Judge Not the Flower By Its Bud


bleeding heart (dicentra luxuriant)
Dearest Readers,

The following story is an excerpt from my book Plant Whatever Brings You Joy: Blessed Wisdom from the Garden, a book of 52 stories illustrating the universal wisdom drawn from working in my gardens.

Love and happy spring blessings!
Kathryn xoxo

Judge Not the Flower By Its Bud

Shortly after moving to my new home in North Carolina I discovered a bleeding heart plant growing in between the bushes in front of the house. I recognized it as a shade-loving plant and happily transplanted
it to a shady corner behind the house. As the little flowers emerged I was struck with disappointment and nostalgia, as these were not the same flowers I had come to love in California, the ones I knew well, the ones I had bought in nurseries at home. Two weeks later my heart filled with joy as I stumbled upon a nursery tucked below the road I had taken on errands, and outside in the various lovely displays I found another bleeding heart, with the very flowers that I associated with my home state. Delighted, I purchased it immediately, going straight home to plant it in a big clay pot I’d found on sale the week before.

Imagine my surprise when the following week I walked through the shade garden and found the little flowers I had snubbed the week before were identical to the ones I had just bought. Apparently I had never seen a bleeding heart in bud before, always opting to buy fully mature versions in nurseries, never having grown them from seed. I laughed at myself, realizing I had judged the flower by its bud, indeed, had not even recognized it as a bud! I began to wonder how many times I might have judged some creative effort, either my own or someone else’s, in the same manner. How many times have we encountered a fledgling effort and rejected it as not good enough, as a waste of time or as stupid? When had we been willing to bring forth the virtues of patience and close observation, and allowed the time to pass for full maturation, we might have found that what we first thought unacceptable grew to the loveliest of flowers that sustained us for many years.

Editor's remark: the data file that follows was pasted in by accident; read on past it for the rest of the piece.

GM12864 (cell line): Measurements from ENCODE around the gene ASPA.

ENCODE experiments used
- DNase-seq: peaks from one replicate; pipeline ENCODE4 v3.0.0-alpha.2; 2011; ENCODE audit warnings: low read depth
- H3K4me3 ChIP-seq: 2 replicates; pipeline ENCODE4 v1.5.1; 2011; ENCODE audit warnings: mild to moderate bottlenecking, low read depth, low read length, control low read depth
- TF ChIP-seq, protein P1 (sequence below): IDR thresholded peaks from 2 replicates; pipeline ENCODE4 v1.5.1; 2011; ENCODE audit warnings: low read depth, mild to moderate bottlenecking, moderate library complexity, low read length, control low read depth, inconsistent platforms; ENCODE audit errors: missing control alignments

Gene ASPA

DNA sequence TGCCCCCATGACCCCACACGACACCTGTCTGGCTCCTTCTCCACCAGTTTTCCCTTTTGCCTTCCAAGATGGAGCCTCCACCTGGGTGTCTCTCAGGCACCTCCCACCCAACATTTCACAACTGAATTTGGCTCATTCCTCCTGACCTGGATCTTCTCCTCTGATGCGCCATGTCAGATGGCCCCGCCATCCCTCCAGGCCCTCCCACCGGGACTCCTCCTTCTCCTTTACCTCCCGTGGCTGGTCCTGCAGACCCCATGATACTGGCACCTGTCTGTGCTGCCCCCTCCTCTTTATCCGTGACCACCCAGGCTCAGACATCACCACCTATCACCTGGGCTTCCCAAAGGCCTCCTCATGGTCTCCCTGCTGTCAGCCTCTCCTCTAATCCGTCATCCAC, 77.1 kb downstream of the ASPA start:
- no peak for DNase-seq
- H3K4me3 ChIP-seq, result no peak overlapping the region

Book News! Delighted to recount that Ode Magazine is running an excerpt from Plant Whatever Brings You Joy in their June issue. Doubly happy to say that as this particular story takes place in Amsterdam Ode Magazine has translated the story into Dutch (!!) and will additionally run in the Dutch version of Ode in Holland! As if that were not enough delight, in May Ode Magazine online is running the story of the Scarf Initiative project, in which so many of you lovingly and generously participated, replete with ten photos of that stupendous event! Exciting! I will be sure to post a link here and on Twitter once it’s up!

8 Responses to “Judge Not the Flower By Its Bud”

  1. What a lovely story and exquisite flowers!

  2. Hi, Gillian! Thank you! Do you have bleeding hearts in your locale? Kathryn xoxo

  3. Wonderful reminder, mom! Gorgeous pics, too! I do Love the delicate Beauty of Bleeding Heart flowers.

    Love you,
    Antonia
    xoxo

  4. Hi, Sweetheart! Thank you so much! Yes, bleeding hearts are especially precious. Wonder who named them?? Mom xoxo

  5. What great news, so pleased that your stories are getting out there. Here in Ohio woods we have two native versions of bleeding heart. They are smaller and white, one is Dutchman’s Breeches and one is Squirrel Corn. In the Dutchman’s Breeches, the pant legs go up. The Squirrel Corn looks more like a Bleeding Heart flower. They should just about be out in Ohio woodlands. My patch of toothwort in the yard is blooming and they are out at about the same time. Hugs from Ohio.

  6. Hi, Julie! Thank you for your kind support! Love hearing about the wild versions of bleeding hearts. Good to know they are around. Will have to google toothwort. Not familiar. Hugs from California! Kathryn xoxo

  7. Thank you for sharing the image of such havenly creation are you sure you don’t live in the wonderland? “)

  8. Hi, Abdul, I guess I do live in wonderland. It’s called California. :) Kathryn xoxo

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